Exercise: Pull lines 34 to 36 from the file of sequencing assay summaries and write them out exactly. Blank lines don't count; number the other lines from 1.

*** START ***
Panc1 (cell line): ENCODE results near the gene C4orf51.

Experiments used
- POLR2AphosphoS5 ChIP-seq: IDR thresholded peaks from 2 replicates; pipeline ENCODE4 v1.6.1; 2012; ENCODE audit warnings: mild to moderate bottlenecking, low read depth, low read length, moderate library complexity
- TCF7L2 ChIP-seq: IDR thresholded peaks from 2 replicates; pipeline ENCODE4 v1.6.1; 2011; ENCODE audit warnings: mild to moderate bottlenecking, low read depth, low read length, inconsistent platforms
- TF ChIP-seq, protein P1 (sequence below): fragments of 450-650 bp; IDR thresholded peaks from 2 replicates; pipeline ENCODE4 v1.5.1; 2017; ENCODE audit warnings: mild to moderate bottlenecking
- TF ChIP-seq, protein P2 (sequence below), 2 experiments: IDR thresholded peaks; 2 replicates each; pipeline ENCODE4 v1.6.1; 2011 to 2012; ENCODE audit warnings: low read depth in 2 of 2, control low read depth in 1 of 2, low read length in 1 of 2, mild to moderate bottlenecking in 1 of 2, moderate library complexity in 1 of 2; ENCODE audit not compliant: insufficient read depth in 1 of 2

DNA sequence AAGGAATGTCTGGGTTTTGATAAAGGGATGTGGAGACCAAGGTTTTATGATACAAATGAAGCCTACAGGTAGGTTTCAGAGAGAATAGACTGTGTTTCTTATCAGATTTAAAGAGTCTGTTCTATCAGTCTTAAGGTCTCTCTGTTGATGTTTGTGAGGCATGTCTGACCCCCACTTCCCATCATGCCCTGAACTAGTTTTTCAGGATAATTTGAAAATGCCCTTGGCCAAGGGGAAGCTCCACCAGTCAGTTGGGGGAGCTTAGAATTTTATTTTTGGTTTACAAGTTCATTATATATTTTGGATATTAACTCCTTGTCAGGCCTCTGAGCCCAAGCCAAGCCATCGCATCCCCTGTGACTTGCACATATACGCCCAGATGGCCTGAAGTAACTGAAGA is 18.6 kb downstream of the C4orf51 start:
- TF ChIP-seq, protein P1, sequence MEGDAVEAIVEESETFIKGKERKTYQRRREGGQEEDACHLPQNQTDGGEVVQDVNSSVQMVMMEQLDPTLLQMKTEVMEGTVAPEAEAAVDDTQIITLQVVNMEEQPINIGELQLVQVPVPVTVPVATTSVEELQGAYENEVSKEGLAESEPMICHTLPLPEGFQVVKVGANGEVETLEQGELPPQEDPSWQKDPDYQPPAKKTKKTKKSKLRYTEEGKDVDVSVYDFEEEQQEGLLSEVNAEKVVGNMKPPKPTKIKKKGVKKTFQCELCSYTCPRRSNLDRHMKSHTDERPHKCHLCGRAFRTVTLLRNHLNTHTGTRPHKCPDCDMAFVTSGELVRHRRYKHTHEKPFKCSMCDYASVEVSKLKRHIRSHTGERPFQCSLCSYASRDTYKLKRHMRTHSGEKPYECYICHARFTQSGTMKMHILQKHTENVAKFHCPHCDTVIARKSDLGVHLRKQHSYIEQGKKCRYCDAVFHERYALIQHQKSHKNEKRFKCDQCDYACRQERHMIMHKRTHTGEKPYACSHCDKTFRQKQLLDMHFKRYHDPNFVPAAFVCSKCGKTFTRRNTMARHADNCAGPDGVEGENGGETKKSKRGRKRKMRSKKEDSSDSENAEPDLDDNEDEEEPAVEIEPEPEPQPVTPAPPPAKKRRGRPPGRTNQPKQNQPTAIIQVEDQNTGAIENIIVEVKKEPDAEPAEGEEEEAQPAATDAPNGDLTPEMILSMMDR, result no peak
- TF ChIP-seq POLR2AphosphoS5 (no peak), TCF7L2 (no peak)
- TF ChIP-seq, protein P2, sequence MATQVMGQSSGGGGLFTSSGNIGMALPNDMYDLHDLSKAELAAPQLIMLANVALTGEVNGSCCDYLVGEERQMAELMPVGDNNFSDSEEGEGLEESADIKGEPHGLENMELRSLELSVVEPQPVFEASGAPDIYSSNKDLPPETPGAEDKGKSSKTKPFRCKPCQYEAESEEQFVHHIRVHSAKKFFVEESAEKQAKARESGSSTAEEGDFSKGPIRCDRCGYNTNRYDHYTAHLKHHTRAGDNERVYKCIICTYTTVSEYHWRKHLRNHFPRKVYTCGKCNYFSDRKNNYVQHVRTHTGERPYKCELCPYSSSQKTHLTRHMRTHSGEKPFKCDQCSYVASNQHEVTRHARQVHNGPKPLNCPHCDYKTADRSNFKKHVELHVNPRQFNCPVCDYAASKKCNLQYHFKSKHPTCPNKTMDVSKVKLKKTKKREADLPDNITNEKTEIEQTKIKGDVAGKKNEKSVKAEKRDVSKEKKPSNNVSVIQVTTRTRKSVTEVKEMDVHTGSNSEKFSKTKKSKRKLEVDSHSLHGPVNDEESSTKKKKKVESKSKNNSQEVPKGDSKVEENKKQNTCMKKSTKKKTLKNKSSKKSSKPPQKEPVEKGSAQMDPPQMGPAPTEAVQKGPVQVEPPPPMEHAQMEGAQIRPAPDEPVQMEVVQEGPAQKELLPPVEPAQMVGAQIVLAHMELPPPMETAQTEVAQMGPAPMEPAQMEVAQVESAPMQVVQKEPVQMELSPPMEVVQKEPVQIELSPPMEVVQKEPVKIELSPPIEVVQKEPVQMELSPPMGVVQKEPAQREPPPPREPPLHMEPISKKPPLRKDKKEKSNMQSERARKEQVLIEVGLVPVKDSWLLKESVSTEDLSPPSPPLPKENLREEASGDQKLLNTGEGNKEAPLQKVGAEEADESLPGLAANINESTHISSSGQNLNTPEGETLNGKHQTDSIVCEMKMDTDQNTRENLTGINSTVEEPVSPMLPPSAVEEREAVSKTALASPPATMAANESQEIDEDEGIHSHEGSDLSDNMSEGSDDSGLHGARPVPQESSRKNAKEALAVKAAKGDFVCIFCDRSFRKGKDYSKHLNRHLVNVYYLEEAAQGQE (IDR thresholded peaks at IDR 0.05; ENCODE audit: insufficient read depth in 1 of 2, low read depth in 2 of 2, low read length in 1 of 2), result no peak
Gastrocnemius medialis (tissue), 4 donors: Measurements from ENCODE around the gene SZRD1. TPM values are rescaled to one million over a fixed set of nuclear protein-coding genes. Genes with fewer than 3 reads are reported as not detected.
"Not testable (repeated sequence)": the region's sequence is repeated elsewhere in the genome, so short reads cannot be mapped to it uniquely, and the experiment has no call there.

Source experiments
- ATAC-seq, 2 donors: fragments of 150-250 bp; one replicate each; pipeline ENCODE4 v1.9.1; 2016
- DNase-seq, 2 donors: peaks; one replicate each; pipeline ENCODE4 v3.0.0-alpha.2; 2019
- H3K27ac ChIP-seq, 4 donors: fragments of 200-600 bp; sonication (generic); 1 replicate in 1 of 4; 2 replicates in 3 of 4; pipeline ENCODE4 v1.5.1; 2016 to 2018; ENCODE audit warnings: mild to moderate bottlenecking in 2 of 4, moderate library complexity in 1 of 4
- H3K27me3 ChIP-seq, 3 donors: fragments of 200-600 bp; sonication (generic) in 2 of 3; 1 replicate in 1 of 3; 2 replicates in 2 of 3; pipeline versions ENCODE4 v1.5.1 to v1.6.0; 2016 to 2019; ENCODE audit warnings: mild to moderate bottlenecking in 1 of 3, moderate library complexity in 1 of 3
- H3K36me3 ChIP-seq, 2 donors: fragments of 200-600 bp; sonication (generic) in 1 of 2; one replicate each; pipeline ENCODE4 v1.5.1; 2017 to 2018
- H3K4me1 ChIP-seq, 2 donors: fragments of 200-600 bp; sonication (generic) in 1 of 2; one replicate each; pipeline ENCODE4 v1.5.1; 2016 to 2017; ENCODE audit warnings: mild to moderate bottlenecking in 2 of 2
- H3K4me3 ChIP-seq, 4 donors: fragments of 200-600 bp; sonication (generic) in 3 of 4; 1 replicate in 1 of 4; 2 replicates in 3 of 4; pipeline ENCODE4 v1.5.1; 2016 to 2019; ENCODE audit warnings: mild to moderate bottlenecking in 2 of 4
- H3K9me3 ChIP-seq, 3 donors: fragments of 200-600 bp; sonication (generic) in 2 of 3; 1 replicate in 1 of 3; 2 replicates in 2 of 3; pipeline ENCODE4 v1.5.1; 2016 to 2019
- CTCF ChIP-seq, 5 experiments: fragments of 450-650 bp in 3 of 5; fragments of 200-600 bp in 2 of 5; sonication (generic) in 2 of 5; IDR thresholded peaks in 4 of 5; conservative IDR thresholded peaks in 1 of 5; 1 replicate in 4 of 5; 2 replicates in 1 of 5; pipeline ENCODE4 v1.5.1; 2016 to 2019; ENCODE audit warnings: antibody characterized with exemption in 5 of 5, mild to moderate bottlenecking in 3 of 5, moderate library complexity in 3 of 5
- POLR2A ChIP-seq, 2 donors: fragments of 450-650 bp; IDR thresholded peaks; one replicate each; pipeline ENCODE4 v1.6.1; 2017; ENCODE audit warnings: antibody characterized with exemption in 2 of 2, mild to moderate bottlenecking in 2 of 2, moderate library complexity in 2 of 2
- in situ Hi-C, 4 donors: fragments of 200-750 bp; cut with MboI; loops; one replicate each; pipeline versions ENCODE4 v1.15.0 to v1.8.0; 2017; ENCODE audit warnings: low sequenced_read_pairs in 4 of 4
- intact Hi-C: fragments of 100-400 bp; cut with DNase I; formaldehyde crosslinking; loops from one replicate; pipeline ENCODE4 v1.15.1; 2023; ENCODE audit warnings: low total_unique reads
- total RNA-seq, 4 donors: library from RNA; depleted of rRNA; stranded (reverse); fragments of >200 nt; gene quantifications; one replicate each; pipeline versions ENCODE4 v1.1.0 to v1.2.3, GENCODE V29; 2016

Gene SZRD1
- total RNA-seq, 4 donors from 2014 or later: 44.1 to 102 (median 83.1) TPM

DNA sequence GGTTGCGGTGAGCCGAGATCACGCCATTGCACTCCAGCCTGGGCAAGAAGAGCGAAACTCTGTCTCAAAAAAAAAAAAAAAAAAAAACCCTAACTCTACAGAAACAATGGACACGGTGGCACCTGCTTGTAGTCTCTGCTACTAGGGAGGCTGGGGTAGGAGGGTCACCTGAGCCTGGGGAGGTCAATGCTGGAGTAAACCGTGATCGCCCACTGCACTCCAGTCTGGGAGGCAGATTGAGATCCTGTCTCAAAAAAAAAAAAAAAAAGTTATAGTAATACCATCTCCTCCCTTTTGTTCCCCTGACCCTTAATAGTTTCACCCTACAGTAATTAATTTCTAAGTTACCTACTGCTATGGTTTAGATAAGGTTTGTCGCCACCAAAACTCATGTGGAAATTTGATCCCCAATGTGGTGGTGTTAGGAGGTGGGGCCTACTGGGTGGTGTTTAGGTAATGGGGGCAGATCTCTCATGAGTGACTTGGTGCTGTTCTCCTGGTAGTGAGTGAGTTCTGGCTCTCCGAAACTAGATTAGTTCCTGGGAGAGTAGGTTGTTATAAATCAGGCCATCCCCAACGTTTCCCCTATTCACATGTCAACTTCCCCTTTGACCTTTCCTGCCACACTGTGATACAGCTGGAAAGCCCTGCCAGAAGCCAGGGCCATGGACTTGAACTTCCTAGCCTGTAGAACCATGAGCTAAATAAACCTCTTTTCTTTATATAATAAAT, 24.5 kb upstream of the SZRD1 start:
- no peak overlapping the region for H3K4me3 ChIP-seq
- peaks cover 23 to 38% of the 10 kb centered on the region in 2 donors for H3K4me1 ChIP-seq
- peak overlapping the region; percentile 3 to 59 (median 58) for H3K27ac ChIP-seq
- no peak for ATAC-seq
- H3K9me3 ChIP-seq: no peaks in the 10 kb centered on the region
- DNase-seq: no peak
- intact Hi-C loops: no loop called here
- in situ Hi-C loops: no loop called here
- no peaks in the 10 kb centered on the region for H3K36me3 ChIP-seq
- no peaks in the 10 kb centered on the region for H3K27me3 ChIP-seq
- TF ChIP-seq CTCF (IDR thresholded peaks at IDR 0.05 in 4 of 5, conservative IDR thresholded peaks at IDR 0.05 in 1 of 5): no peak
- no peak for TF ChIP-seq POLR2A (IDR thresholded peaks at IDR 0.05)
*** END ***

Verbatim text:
- H3K9me3 ChIP-seq: no peaks in the 10 kb centered on the region
- DNase-seq: no peak
- intact Hi-C loops: no loop called here